The Ballantine Hardcover Books
One of the problems with collecting anything is that when we see a specimen of something, we tend to generalize and assume that others in a category will be similar. That fallacy is an easy one to acquire with regards to Ballantine's hardcover books.
The Board of Directors at Bantam (the second house that Ian Ballantine built) fired him in 1952. He and his wife, Betty, began publishing Ballantine Books that same year under their new label. Two of the "innovations" that Ballantine had had nixed at Bantam included higher royalties to authors (in order to attract more talent) and the release of original works. (Neither of these concepts would have worked under Bantam's business plan. See my write-up for Bantam in that publisher's folder.)
Ballantine's idea was to release TWO copies of some books simultaneously, one in hardcover and one in paperback, calling both "original publications." The authors were offered far greater royalties (percentage-wise) for the hardcover books, and didn't have to give up any portion of their royalties for paperback "reprints," as was the case with the other publishing houses. But there was a catch, of sorts. The hardcover books sold only for two or three bucks (on average), less than traditional hardback books, so the authors' pay didn't improve that much. The royalty for the paperback originals, however, was very nice indeed, and Ballantine wound up attracting a lot of talent, especially in the field of Science Fiction.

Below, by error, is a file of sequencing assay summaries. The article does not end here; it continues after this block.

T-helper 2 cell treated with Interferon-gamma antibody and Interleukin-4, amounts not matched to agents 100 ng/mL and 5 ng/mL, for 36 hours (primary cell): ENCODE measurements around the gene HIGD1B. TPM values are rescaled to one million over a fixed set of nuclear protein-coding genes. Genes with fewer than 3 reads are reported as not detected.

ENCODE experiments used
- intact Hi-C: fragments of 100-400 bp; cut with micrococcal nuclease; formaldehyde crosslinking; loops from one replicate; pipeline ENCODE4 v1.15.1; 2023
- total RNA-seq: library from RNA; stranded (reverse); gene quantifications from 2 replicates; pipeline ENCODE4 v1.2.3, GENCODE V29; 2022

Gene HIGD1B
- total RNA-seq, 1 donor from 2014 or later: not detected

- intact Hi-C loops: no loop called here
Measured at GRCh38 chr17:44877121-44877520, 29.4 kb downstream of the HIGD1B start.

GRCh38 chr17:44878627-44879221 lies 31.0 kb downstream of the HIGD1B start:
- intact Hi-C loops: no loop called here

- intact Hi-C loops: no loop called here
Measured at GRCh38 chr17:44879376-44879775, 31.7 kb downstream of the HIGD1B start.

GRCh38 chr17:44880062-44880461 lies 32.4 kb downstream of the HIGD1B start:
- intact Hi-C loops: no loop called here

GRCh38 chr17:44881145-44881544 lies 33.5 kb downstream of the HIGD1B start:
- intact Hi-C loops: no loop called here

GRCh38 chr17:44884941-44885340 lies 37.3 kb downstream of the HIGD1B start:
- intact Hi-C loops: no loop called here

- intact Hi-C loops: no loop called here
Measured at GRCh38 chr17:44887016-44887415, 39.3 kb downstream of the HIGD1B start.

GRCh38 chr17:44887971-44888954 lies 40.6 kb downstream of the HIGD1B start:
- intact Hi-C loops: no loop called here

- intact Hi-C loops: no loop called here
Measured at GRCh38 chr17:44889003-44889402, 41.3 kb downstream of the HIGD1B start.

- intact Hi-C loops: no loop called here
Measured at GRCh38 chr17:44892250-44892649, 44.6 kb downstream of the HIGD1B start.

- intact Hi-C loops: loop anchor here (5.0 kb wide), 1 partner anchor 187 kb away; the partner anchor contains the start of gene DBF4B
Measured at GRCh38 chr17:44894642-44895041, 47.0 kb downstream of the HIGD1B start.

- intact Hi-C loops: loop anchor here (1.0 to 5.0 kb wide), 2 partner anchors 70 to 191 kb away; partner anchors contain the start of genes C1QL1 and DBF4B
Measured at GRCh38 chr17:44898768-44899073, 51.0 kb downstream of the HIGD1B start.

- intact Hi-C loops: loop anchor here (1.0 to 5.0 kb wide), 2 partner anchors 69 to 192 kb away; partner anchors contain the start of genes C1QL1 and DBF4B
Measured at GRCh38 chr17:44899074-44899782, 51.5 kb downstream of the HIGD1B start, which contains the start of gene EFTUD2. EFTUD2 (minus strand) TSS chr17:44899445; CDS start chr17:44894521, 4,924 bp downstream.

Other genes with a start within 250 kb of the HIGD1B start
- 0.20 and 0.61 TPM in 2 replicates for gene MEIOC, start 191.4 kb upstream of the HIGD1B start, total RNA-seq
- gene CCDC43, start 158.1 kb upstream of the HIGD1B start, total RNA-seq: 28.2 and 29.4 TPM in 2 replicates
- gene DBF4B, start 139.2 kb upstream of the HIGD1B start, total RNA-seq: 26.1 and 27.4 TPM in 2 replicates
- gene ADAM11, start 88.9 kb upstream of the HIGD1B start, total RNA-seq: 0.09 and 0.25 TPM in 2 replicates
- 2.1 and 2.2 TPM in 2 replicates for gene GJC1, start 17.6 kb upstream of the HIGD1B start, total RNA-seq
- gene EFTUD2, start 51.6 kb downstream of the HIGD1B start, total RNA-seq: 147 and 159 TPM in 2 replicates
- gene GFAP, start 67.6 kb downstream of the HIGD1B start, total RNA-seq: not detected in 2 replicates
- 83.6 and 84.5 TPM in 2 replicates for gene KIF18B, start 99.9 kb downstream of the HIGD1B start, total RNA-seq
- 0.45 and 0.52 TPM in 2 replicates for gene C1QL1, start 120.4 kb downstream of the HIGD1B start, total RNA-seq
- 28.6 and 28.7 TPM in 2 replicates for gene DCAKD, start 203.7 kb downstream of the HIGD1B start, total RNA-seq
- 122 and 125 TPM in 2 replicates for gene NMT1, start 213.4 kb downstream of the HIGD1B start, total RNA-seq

Often, the hardcover books bore the same number designation as the paperbacks, only with an "H" prefix. The first of these books that I collected were almost identical to the paperbacks themselves, with the exception of their cloth boards and dust jackets. The pages were pulp and the same size as the books in wrappers (paperbacks). The covers were slightly larger than the pages, as is the case with all hardback books.
I incorrectly assumed that all of Ballantine's hardcover books were the same format. As if to confirm this fallacy, the only bibliography (that I'm aware of), Ballantine Books: The First Decade, by David Aronovitz, Baliwick Books, Rochester, MI, 1987, is exactly the same size as those other books I had collected.
The problem with a bibliography is that no matter how much sweat, toil and attention to detail a bibliographer gives his work, the ungrateful reader wishes there was more. In my case, I wish Mr. Aronovitz had addressed the books' sizes. They are WIDELY disparate. The top three books shown on this page measure approximately 4½ X 7½ inches (11 X 18.5 cm), and had a $2 cover price. H-32 measures approximately 5½ X 8 inches (13.5 X 20.4 cm), and also sold for $2. The Burl Ives Song Book, which has no book number listed (but corresponds with Ballantine #48) measures 8¼ X 11¼ inches (21 X 28.5 cm) and had a $5 cover price.
Our Kind of People, by Jack Dillon (1958), had no corresponding paperback release, and sold for $3.95. It is slightly taller (8½") than H-32 ... roughly the same size as most hardcover books of the day.
Even the books' construction varied to a great extent. While almost all used cloth-on-board format, some were quarterbound (a different colored strip of cloth binding along the spine) and some were not. Some were embossed with the title and some were not.
The bottom line
here is that if you want to collect these increasingly valuable books, you
need to keep your eye peeled for volumes of just about any size and
variety of construction.